History of swimming may be as old as the prehistoric times, if not older. Even the Bible has reference to swimming along with books that were written way back in 2000 BC. However, in those ancient times, swimming was not a sport. It was a ritual meant to cleanse the body.
It only became a competitive sport in the 1800s in Europe and from there it found its way in the first Olympics held in Athens, Greece, in 1896.
There are many Ancient Egyptian drawings that show humans swimming in the sea. Usually the humans in these drawings are seen doing either breast stroke or front crawl. In fact, history shows that Ancient Egyptian, Grecian and Roman palaces had swimming pools, also known as baths. These pools were used by the societal elite for relaxing and cleansing themselves.
History of swimming also shows that swimming was used in battled. The Ancient Greeks were considered to be strong swimmers and there is evidence to show that in the Battle of Salamis between the Greeks and Persians, the boats of both sides capsized. However, the Greeks triumphed due to their ability to swim while the Persians drowned because they could not swim.
The countries that had access to water were the first to learn swimming. History of swimming shows that this sport did not spread like other sports because it was already being used by many countries. The actual evolution of swimming started in the Middle Ages when many books about the sport were written. Most of these books concentrated on not drowning rather than perfecting a stroke. In the 18th and 19th centuries, life saving techniques were also added and it is around this time that swimming started evolving as competition rather than being relegated to a method of life saving. Some of the first swimmers in the history of swimming came from countries like Germany, Sweden and China.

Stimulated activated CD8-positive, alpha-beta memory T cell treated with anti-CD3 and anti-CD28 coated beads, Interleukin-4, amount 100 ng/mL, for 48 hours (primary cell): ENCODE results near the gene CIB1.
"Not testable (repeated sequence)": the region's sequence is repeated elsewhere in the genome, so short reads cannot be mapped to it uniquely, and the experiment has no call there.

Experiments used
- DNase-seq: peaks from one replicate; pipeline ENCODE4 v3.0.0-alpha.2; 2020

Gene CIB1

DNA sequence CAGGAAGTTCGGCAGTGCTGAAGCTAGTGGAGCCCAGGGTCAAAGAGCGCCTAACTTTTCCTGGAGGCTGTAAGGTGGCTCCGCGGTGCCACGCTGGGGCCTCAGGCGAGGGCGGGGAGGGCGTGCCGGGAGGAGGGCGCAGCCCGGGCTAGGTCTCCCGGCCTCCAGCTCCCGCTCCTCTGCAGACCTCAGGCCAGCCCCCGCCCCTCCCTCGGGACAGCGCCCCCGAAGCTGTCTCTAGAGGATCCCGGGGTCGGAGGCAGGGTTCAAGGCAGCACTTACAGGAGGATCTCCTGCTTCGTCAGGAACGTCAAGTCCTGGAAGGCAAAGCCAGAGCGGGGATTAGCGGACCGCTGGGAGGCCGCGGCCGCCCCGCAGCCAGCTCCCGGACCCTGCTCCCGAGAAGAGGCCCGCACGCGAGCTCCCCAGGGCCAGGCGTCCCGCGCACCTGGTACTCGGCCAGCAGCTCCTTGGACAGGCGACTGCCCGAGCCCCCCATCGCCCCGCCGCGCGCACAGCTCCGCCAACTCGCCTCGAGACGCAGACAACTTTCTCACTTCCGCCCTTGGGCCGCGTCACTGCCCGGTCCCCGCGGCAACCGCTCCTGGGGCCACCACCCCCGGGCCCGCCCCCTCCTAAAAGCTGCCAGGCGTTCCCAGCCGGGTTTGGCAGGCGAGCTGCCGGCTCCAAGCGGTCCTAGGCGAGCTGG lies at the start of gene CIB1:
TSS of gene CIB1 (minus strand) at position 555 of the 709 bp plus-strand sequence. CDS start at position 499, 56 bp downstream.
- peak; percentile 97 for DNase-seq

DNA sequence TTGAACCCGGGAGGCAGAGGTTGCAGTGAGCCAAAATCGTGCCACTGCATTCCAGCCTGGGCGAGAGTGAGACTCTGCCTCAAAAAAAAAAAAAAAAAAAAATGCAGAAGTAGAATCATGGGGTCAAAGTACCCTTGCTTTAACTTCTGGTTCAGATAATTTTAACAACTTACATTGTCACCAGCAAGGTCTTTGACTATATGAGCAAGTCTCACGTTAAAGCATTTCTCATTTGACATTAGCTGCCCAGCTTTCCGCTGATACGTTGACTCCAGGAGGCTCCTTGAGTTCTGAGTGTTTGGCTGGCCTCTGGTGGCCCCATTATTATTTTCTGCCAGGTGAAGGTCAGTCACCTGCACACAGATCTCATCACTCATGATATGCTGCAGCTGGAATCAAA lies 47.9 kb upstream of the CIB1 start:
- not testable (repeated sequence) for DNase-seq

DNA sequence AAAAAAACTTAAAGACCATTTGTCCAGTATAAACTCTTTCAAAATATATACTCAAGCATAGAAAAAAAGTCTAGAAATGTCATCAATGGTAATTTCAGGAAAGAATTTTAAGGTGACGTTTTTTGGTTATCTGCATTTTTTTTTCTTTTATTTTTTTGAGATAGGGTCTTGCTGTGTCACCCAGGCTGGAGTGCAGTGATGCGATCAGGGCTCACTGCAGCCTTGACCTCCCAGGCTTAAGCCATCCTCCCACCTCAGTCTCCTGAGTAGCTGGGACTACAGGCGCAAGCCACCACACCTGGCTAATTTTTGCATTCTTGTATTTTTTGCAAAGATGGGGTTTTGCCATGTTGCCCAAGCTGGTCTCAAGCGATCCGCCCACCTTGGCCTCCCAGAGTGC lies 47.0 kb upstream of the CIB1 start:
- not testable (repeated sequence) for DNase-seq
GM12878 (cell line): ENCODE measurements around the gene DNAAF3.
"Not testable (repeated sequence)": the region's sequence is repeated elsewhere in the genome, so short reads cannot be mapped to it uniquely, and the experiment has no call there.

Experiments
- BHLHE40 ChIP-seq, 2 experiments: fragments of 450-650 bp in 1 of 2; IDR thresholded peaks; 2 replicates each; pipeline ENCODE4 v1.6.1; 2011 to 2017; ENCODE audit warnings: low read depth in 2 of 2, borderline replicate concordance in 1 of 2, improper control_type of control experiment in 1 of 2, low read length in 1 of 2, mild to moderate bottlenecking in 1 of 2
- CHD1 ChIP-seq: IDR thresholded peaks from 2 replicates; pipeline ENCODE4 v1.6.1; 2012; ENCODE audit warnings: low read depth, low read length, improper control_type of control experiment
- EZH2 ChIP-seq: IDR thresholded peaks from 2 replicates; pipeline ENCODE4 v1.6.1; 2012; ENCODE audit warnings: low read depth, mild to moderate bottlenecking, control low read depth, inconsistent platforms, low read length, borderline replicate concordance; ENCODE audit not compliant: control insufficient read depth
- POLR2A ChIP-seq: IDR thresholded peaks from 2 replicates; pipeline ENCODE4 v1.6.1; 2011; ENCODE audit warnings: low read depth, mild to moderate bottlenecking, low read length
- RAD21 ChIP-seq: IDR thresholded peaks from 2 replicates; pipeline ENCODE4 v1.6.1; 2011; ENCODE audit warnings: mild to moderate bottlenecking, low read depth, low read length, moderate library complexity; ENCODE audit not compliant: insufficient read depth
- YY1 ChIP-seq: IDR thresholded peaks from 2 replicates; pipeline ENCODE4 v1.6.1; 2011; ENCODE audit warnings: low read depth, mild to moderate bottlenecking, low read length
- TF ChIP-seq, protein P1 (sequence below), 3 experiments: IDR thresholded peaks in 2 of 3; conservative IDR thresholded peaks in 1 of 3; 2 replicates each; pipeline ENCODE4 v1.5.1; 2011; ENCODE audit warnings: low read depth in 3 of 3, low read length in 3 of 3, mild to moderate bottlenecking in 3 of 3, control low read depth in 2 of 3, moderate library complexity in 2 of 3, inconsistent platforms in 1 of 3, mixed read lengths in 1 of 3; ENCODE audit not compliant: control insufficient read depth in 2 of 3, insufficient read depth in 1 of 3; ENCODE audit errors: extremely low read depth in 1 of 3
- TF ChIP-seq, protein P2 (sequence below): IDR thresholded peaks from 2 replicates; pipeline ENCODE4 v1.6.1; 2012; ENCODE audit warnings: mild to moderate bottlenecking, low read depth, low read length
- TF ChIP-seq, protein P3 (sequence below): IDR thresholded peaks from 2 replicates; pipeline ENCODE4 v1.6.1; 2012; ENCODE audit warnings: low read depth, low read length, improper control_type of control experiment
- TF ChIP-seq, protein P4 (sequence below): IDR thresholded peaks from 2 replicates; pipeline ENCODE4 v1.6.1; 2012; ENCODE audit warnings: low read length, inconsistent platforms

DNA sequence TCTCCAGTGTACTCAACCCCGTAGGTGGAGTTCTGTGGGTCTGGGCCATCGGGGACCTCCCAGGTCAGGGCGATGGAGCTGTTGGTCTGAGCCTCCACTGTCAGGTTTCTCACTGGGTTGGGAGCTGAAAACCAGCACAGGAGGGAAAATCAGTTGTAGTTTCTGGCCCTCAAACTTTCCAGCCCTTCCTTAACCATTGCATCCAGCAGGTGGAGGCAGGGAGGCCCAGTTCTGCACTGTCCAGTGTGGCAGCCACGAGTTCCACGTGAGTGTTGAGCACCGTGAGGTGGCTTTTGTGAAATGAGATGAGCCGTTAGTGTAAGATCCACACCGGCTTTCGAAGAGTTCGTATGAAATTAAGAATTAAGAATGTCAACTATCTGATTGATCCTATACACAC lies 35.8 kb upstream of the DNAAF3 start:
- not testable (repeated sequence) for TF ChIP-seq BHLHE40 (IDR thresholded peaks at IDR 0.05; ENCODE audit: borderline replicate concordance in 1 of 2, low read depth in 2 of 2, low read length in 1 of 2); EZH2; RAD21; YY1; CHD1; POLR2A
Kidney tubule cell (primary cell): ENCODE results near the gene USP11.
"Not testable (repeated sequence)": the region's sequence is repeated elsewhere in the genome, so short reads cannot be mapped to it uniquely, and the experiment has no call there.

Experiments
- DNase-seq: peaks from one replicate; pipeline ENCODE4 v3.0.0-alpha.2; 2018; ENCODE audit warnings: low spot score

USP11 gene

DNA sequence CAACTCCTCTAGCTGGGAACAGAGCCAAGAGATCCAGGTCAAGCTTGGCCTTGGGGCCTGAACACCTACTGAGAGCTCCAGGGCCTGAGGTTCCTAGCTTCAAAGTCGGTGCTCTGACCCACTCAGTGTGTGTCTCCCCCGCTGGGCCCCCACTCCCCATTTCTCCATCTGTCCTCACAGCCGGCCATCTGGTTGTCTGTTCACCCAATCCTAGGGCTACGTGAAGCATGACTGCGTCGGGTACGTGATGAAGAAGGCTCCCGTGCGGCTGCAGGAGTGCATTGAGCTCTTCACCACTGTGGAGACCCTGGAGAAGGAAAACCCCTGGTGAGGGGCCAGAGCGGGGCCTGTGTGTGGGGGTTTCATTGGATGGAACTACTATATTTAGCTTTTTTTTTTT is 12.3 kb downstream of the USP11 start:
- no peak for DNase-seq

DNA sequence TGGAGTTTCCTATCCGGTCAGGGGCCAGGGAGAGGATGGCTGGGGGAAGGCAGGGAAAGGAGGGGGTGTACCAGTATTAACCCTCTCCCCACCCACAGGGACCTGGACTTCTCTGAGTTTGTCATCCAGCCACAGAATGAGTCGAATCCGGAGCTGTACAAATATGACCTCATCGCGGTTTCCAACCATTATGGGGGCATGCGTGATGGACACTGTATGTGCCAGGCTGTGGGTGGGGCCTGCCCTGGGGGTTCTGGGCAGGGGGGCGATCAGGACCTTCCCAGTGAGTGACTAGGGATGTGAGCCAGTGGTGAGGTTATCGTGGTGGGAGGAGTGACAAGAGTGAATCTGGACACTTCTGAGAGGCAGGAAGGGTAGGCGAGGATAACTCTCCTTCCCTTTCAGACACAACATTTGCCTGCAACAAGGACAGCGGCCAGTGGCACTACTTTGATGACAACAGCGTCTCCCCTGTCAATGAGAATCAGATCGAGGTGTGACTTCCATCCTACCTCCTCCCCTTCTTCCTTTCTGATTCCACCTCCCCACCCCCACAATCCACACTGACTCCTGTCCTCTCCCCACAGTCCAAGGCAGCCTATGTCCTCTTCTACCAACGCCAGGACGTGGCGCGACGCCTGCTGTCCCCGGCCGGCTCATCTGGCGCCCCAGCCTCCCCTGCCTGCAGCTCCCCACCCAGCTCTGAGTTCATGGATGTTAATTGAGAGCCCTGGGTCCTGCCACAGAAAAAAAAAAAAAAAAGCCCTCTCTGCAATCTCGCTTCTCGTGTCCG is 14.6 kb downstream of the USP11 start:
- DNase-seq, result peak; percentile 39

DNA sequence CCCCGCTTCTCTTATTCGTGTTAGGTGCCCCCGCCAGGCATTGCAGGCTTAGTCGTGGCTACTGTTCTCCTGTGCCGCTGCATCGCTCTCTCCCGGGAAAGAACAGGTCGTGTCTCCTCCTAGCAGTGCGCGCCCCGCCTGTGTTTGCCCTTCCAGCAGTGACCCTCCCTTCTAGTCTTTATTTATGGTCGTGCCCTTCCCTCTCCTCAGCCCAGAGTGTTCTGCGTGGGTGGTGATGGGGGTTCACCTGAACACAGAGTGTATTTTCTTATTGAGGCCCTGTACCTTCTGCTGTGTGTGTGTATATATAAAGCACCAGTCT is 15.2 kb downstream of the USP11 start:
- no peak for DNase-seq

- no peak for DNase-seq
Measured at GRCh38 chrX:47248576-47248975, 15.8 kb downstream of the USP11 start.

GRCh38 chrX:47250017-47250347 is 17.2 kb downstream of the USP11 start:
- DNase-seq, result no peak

Schools, colleges and universities started teaching swimming to their students and this led to competitions in the middle of the 1800s. The 1900s saw the sport evolving further with scientific methods being used to perfect the art of swimming. The science community started studying swimmers and looking for ways to improve their timings.And today, swimming is not just a competitive sport, it is also a recreational and fitness sport that many people indulge in.
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